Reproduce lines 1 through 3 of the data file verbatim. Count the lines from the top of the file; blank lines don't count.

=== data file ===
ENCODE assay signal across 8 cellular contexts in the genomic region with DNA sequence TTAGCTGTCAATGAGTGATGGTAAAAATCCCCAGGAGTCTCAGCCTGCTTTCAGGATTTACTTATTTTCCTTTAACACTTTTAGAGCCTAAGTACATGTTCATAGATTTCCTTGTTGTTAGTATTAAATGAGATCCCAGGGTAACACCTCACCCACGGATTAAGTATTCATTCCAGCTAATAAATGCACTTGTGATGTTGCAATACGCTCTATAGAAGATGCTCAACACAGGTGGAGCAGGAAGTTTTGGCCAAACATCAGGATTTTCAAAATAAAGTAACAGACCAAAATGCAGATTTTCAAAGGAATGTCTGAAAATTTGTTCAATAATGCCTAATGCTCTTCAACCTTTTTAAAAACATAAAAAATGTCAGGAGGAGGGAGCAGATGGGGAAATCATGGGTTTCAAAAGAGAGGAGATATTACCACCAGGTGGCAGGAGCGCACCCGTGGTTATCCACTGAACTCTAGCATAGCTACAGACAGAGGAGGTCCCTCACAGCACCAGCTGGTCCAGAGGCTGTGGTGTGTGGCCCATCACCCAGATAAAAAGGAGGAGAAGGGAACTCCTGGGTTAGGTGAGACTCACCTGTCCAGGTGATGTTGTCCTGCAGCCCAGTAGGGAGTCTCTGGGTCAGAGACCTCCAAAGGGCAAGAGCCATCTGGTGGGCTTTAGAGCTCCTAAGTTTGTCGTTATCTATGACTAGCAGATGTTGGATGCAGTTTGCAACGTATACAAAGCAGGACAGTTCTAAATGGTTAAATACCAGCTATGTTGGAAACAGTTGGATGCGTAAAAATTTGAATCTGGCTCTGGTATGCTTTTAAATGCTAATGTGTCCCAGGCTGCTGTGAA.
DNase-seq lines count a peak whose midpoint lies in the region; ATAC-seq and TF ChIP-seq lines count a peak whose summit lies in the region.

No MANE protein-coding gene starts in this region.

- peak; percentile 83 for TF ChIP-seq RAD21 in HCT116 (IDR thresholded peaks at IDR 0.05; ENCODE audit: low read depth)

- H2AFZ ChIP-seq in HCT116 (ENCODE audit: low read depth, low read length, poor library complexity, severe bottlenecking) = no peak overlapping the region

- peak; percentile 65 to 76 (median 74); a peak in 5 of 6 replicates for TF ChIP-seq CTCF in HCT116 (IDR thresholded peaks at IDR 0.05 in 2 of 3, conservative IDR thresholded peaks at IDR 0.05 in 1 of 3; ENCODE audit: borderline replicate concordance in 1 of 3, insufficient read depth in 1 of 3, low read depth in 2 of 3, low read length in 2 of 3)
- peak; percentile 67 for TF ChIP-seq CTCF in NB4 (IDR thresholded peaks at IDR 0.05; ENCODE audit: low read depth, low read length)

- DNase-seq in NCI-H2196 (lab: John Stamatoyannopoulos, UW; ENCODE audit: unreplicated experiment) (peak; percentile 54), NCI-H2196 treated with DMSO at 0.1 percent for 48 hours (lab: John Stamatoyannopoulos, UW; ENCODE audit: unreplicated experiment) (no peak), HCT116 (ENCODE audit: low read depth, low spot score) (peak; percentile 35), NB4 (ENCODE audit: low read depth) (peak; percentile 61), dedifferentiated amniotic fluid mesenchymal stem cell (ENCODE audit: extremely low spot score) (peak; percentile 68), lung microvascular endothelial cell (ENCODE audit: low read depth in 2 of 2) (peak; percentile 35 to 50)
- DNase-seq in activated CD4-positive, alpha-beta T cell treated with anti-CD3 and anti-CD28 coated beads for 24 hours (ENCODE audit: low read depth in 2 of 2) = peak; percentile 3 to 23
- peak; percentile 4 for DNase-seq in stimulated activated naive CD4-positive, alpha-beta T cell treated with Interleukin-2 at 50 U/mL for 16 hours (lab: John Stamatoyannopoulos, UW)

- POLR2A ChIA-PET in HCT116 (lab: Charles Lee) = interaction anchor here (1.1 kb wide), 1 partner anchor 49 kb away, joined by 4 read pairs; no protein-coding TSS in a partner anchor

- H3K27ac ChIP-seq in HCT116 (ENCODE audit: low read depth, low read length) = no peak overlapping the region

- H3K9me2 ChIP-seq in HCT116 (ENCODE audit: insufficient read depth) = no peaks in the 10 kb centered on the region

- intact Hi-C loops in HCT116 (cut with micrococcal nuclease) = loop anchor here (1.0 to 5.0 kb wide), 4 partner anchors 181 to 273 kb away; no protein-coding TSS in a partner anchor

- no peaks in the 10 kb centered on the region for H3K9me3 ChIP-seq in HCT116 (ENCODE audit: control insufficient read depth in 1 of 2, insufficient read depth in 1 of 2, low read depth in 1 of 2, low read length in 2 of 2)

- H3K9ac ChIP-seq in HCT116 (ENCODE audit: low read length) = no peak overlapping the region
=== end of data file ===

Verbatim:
ENCODE assay signal across 8 cellular contexts in the genomic region with DNA sequence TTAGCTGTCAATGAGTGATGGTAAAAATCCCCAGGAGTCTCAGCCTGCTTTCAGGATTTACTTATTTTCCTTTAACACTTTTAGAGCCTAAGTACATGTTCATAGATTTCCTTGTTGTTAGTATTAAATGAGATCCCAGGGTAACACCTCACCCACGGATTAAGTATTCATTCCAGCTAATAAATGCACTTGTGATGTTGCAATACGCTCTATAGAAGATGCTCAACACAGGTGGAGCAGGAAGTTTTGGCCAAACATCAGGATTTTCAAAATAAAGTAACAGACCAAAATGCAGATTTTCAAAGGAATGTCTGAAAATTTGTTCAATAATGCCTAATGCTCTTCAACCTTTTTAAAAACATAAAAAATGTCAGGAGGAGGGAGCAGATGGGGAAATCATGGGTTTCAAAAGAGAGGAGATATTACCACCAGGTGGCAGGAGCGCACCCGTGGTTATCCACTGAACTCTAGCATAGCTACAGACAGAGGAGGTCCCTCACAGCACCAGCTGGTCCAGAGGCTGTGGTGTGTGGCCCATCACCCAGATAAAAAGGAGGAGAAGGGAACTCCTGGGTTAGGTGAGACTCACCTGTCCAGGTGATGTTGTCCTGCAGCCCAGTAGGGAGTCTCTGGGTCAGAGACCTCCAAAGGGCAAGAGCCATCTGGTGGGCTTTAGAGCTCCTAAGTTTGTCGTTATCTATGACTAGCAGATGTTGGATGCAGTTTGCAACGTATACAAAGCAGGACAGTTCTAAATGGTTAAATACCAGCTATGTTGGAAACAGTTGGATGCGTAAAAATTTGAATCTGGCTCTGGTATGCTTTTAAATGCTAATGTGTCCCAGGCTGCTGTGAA.
DNase-seq lines count a peak whose midpoint lies in the region; ATAC-seq and TF ChIP-seq lines count a peak whose summit lies in the region.

No MANE protein-coding gene starts in this region.